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Australian Ambassador for Cyber Affairs speaks at IWP Cyber Embassy Night

Ambassador Tobias Feakin, Photo by Katie Lewis, NDU A/V.

Above: Australian Ambassador for Cyber Affairs, Dr. Tobias Feakin, spoke at IWP’s Cyber Embassy Night. Photo by Katie Lewis, NDU A/V.

On Friday, November 30, 2018, The Institute of World Politics’ Cyber Intelligence Initiative hosted its second semi-annual Cyber Embassy Night. More than 30 senior executives, officials, and military personnel attended to hear about the growing relevance of cyber security and what is being done internationally to combat cyber threats.

The event opened with remarks by Dean Lane, Senior Vice President for Cyber Intelligence at IWP, and Joe Billingsley, Advisor of the IWP Cyber Intelligence Initiative. Mr. Billingsley described the raison d’etre of the gathering: “We must build this small but growing social network of those engaged in and around the rapidly evolving state of cyber diplomacy.” The introduction was followed by a lecture from the inaugural Australian Ambassador for Cyber Affairs, Dr. Tobias Feakin.

Ambassador Feakin began by discussing the importance of both domestic and foreign diplomacy and what, exactly, is “cyber diplomacy.” Tied to the evolution of communications, he noted, cyber diplomacy is becoming increasingly important to international affairs. “Diplomacy is a strange world of symbols and languages,” Dr. Feakin commented, “and it is only complicated by the Internet.”

Ambassador Feakin also addressed the gap between technology and diplomacy, saying that this gap must be closed. The Ambassador proposed five pillars that must be considered when addressing current and emerging challenges in cyberspace: 1. The application of existing international law to cyberspace; 2. Norms of responsible state behavior in cyberspace; 3. Deterrence and response; 4. Confidence building measures; 5. Capacity building.

Finally, Ambassador Feakin discussed the importance of collaboration between nations in order effectively to implement international law with a goal of increasing the deterrence and attribution of cyber threats and proxies. With ransomware capable of threatening nations’ critical infrastructures and increasing connectivity and artificial intelligence set to become major issues over the coming years, Ambassador Feakin insisted that the international community must unite to work on cyber security. According to Ambassador Feakin, this issue is fundamentally a “team sport,” and, as the world grows smaller through the globalization brought on by the Internet, the cooperation between nations to protect the international community from cyber-attacks must increase.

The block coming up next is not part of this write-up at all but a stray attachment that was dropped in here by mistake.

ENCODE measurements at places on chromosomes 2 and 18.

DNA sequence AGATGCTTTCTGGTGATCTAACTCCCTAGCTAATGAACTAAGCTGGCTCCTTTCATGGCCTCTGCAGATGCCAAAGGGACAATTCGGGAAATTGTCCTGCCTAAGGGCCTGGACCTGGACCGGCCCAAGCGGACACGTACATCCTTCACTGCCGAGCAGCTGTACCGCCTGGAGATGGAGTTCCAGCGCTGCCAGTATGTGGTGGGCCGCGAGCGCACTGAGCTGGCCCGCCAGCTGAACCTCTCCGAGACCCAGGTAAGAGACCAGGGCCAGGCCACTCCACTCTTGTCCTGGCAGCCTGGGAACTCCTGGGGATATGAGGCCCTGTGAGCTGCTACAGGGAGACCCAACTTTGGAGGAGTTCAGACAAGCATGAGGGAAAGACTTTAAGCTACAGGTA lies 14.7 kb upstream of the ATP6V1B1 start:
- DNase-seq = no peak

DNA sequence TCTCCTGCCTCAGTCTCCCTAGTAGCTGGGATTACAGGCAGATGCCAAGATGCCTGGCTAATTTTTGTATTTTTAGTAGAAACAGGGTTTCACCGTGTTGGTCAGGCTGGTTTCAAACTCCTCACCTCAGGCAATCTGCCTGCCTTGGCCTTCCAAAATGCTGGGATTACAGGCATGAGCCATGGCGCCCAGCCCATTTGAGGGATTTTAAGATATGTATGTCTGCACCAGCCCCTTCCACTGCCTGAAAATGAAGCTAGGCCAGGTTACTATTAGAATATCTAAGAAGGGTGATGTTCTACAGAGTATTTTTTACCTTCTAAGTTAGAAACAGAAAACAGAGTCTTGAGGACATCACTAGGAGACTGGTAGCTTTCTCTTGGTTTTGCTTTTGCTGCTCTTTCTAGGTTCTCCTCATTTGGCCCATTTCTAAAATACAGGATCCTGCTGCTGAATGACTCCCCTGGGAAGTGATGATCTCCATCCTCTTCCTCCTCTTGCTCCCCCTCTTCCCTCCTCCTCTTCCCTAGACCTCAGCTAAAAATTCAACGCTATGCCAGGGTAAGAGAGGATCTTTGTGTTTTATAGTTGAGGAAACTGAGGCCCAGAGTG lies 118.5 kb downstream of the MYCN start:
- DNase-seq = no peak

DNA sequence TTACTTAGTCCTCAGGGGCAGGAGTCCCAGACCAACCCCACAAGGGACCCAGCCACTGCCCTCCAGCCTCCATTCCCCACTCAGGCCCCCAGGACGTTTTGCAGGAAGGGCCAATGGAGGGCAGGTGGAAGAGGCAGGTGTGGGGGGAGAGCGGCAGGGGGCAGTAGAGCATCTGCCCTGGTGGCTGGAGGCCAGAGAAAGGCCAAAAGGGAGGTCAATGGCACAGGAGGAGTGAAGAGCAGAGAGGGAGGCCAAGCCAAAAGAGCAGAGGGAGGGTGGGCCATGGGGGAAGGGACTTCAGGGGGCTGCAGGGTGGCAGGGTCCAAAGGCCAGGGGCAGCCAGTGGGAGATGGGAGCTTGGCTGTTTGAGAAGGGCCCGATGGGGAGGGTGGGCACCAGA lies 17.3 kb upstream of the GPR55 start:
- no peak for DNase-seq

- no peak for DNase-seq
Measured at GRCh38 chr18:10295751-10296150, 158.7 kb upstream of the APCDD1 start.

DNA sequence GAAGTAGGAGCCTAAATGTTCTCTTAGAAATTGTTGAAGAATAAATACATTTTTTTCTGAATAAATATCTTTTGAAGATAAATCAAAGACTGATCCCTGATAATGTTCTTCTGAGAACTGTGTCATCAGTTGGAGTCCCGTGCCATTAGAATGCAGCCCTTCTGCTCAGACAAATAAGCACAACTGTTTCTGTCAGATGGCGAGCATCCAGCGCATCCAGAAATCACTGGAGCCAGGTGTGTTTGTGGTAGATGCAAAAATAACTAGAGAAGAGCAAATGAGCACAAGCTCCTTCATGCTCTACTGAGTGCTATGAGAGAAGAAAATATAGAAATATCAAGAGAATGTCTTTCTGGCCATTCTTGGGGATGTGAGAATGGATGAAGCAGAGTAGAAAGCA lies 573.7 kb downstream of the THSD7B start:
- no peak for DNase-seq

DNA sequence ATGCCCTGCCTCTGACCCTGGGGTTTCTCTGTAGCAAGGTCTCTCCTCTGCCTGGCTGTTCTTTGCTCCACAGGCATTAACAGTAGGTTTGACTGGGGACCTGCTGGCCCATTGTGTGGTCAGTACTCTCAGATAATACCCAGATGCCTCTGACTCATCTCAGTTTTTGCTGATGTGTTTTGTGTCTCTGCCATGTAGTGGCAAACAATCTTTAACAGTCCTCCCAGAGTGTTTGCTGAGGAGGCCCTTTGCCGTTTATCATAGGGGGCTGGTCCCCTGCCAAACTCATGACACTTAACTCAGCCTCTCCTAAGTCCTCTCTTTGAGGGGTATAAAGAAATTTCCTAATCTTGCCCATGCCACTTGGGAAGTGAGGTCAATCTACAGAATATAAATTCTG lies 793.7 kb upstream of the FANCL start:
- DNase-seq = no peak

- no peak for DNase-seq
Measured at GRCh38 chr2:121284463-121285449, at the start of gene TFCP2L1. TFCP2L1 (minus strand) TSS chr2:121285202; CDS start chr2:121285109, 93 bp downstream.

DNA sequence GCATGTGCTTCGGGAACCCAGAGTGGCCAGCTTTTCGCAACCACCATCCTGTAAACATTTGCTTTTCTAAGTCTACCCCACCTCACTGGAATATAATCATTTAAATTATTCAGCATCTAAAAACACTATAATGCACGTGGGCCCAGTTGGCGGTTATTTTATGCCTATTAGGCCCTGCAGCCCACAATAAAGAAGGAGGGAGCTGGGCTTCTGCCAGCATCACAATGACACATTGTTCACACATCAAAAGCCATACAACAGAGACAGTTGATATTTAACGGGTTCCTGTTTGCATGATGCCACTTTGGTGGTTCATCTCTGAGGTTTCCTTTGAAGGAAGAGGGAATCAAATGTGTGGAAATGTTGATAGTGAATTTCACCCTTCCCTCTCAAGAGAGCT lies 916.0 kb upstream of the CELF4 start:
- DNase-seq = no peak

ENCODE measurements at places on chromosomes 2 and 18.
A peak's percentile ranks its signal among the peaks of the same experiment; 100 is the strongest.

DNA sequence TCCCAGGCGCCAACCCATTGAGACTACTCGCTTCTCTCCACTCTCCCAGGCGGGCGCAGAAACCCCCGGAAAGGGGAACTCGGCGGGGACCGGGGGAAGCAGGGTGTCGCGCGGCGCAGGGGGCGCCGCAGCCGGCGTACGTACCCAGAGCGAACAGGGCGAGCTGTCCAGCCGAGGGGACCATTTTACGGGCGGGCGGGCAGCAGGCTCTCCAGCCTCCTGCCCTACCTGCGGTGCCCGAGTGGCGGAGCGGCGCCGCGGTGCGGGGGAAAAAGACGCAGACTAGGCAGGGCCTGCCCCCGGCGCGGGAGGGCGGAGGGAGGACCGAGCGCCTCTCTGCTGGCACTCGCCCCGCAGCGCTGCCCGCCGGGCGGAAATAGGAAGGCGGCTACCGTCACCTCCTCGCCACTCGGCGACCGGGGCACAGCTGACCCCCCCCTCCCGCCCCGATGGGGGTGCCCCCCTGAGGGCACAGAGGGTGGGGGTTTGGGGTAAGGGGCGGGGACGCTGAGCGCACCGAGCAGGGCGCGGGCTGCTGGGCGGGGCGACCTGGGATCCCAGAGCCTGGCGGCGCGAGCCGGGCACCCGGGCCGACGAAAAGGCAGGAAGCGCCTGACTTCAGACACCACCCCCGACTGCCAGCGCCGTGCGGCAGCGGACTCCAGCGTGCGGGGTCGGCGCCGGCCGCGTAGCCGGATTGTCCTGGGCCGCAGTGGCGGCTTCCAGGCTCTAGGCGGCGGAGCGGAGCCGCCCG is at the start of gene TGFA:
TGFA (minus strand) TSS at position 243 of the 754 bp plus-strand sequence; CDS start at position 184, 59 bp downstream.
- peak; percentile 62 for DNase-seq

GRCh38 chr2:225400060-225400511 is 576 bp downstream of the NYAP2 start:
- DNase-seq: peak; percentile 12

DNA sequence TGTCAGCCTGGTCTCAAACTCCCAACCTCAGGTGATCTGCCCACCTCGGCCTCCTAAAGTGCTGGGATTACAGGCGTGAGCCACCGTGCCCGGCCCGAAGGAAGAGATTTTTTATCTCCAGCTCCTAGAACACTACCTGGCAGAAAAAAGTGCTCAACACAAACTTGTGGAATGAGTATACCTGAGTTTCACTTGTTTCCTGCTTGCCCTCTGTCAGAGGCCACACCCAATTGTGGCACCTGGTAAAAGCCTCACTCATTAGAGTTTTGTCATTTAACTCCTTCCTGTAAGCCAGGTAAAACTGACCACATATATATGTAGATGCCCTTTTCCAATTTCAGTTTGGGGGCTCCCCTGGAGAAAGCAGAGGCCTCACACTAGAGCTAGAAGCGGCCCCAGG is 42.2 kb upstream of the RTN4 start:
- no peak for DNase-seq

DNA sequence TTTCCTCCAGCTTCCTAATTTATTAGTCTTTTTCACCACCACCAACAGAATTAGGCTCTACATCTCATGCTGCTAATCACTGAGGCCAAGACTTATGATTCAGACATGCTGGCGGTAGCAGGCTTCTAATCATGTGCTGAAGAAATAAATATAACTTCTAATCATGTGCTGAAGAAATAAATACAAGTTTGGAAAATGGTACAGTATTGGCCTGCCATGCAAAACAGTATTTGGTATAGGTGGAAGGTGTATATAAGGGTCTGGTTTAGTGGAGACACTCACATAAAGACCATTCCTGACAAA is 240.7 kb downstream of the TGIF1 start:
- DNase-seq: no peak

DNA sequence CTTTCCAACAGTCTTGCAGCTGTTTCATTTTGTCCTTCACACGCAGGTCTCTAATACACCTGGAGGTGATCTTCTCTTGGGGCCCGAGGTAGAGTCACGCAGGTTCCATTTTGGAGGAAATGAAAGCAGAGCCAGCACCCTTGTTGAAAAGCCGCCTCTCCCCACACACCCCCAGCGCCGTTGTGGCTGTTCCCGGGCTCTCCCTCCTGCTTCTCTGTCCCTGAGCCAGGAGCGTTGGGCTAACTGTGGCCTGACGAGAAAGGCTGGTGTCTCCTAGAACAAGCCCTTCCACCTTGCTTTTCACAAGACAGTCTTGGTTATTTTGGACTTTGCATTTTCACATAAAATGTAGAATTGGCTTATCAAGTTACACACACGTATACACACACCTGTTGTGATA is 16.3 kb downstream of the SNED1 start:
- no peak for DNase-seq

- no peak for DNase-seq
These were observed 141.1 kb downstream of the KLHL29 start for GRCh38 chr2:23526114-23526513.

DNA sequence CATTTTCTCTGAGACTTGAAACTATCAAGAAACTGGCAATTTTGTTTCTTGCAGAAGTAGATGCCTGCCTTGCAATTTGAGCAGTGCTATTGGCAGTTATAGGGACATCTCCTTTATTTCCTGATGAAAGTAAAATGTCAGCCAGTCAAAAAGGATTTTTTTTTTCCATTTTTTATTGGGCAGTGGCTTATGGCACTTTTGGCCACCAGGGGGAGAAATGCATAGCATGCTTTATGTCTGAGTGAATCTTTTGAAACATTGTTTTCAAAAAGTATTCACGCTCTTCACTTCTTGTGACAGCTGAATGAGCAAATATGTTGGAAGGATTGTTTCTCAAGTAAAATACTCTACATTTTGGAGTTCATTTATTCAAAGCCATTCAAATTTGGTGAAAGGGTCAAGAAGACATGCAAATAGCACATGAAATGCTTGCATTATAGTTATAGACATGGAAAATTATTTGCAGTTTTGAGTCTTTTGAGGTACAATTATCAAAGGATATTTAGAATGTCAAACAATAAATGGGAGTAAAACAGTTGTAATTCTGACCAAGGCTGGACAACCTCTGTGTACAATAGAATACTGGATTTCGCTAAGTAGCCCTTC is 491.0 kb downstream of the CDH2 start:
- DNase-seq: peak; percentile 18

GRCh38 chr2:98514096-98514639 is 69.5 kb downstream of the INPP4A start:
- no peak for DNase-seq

Following a question and answer session with the Ambassador, participants attended a networking reception hosted by IWP. Those in attendance included representatives of various allied governments, nonprofit organizations such as the Military Cyber Professionals Association and Cyber Security Forum Initiative, and academic institutions like the National Defense University’s College of Information and Cyberspace.

IWP hosts Cyber Embassy Night periodically as an effort to increase awareness, dialogue, and communication regarding the growing issues surrounding cyber security in the international arena. Rob Strayer, Deputy Assistant Secretary for Cyber, International Communications, and Information Policy at the State Department, was the speaker at IWP’s inaugural Cyber Embassy Night in July.